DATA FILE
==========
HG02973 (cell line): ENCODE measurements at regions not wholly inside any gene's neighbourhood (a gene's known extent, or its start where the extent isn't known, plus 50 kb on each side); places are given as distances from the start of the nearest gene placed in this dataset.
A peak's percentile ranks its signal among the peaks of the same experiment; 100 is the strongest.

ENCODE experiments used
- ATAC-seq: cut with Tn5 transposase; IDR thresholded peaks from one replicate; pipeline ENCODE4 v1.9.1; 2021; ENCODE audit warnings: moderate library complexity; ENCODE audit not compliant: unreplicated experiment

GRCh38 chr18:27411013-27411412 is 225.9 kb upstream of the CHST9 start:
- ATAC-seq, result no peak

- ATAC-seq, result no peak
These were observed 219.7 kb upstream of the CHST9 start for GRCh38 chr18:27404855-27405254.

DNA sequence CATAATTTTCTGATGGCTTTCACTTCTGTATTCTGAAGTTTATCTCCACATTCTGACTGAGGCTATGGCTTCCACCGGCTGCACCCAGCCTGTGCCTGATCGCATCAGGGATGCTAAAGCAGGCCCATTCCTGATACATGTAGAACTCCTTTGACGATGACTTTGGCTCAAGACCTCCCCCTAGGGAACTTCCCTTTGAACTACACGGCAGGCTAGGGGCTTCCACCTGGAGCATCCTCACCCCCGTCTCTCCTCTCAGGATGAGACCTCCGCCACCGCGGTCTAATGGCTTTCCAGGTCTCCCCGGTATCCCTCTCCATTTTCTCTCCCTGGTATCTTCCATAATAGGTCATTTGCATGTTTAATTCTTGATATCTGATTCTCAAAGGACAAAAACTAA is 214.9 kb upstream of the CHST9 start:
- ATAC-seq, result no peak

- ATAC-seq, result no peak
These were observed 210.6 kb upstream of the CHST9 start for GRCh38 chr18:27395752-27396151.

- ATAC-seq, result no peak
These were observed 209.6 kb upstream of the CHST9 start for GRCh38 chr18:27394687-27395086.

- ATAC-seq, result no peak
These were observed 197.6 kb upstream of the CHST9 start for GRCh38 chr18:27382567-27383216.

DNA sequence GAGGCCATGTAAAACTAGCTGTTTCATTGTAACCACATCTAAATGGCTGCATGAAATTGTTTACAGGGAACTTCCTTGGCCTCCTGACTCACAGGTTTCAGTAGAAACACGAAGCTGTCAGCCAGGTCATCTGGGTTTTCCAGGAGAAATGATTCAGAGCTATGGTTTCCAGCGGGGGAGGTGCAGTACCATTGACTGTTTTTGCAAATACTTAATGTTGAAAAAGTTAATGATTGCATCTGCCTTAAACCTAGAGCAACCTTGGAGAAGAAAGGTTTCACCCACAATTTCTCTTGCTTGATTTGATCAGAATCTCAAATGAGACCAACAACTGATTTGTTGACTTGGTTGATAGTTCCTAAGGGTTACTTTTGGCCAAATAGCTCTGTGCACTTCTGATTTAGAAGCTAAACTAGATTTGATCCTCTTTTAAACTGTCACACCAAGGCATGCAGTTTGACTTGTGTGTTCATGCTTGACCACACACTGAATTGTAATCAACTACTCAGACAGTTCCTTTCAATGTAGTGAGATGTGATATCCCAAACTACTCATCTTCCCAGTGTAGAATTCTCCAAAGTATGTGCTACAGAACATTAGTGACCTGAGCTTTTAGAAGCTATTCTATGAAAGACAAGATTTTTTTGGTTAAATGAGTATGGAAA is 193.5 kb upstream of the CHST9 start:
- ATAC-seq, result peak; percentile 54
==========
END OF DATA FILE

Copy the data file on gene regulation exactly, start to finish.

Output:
HG02973 (cell line): ENCODE measurements at regions not wholly inside any gene's neighbourhood (a gene's known extent, or its start where the extent isn't known, plus 50 kb on each side); places are given as distances from the start of the nearest gene placed in this dataset.
A peak's percentile ranks its signal among the peaks of the same experiment; 100 is the strongest.

ENCODE experiments used
- ATAC-seq: cut with Tn5 transposase; IDR thresholded peaks from one replicate; pipeline ENCODE4 v1.9.1; 2021; ENCODE audit warnings: moderate library complexity; ENCODE audit not compliant: unreplicated experiment

GRCh38 chr18:27411013-27411412 is 225.9 kb upstream of the CHST9 start:
- ATAC-seq, result no peak

- ATAC-seq, result no peak
These were observed 219.7 kb upstream of the CHST9 start for GRCh38 chr18:27404855-27405254.

DNA sequence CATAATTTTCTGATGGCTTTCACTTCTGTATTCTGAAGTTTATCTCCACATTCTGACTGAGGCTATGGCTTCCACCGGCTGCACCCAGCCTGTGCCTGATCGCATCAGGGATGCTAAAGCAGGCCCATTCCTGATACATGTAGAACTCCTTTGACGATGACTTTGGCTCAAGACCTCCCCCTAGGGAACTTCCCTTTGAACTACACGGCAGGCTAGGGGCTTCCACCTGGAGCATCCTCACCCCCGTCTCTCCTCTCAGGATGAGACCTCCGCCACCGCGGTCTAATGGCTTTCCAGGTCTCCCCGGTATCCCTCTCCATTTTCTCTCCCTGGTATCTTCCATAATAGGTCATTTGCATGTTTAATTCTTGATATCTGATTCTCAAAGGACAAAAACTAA is 214.9 kb upstream of the CHST9 start:
- ATAC-seq, result no peak

- ATAC-seq, result no peak
These were observed 210.6 kb upstream of the CHST9 start for GRCh38 chr18:27395752-27396151.

- ATAC-seq, result no peak
These were observed 209.6 kb upstream of the CHST9 start for GRCh38 chr18:27394687-27395086.

- ATAC-seq, result no peak
These were observed 197.6 kb upstream of the CHST9 start for GRCh38 chr18:27382567-27383216.

DNA sequence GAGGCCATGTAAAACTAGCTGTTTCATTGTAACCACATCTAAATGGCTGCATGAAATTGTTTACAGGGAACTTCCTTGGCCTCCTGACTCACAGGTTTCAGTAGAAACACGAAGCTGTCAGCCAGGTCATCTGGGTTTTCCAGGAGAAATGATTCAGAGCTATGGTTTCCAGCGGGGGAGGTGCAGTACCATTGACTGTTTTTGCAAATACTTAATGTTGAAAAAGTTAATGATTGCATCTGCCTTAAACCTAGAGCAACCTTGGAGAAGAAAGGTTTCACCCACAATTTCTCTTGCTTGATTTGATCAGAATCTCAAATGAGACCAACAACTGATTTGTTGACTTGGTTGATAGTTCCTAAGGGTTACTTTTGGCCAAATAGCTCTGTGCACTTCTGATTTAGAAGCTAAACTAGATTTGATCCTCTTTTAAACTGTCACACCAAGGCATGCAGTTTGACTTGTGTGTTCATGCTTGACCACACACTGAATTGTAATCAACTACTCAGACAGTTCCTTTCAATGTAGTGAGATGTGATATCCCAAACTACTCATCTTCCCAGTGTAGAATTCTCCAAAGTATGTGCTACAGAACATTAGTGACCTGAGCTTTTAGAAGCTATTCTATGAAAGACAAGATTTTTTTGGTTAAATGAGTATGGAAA is 193.5 kb upstream of the CHST9 start:
- ATAC-seq, result peak; percentile 54